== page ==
In a career that spanned more than sixty years, George Moskovita met with many maritime adventures, recounted for the reader in a clear, direct, and unsentimental style. He saw the fishery he had helped build devastated by foreign factory processing ships. He bought, repaired, traded, and sank more boats than most fishermen would work on in a lifetime. Along the way, he managed to raise four daughters with his wife, June. The name of one of his last boats, the Four Daughters, reflects the central importance of family life to a man who was often at sea. Moskovita's memoir provides a unique glimpse of Pacific maritime life in the 20th century, small-town coastal life after World War II, and the early days of fishery development in Oregon.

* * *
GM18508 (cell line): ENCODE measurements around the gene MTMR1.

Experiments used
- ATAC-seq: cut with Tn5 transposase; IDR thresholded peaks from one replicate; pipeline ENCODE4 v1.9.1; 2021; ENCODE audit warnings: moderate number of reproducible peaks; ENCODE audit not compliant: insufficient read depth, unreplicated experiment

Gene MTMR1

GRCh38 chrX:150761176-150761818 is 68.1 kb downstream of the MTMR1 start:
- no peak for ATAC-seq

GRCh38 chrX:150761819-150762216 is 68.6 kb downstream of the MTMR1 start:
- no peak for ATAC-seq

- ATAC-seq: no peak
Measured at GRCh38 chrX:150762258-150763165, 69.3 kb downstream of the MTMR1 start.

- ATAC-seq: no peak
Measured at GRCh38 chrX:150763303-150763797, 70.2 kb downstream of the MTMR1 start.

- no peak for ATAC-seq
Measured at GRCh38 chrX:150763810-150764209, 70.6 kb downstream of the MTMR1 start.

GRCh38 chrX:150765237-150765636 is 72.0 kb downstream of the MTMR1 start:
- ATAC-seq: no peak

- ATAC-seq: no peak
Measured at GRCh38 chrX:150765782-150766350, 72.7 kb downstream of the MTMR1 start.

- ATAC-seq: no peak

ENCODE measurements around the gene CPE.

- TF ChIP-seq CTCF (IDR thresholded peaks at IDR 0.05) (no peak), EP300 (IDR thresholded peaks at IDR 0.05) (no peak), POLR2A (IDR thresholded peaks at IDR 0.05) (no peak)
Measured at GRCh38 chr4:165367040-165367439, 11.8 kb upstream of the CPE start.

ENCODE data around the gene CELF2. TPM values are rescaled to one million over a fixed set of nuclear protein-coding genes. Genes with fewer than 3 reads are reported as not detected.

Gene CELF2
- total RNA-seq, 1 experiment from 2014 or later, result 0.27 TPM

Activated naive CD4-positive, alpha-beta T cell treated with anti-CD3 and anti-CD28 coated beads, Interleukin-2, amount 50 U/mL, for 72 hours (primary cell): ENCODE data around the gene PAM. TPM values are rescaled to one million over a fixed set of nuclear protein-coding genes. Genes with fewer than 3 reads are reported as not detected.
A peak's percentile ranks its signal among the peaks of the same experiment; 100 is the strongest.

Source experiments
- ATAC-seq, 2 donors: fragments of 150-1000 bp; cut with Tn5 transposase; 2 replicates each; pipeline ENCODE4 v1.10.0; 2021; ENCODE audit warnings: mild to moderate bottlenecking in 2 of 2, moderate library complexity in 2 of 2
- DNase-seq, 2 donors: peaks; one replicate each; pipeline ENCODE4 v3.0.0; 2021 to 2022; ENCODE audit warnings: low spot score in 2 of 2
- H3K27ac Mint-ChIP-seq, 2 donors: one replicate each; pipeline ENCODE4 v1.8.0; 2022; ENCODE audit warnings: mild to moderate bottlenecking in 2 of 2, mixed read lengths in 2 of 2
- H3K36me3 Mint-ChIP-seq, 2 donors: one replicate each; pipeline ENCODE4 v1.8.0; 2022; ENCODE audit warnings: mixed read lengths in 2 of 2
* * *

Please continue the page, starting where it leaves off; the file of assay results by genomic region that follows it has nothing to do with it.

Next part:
With an introduction and textual notes by Carmel Finley, an historian of science, and Mary Hunsicker, an aquatic and fisheries scientist, this book will be invaluable to fishery students and professionals interested in the biology, ecology, and history of oceans and commercial fishing. It will also have broad appeal to readers of Oregon history and maritime adventure, and anyone else who has ever stood at the western edge of the continent and wondered what life was like at sea.
Publisher: Oregon State University
Number of pages: 240
Weight: 272 g
Dimensions: 229 x 152 x 15 mm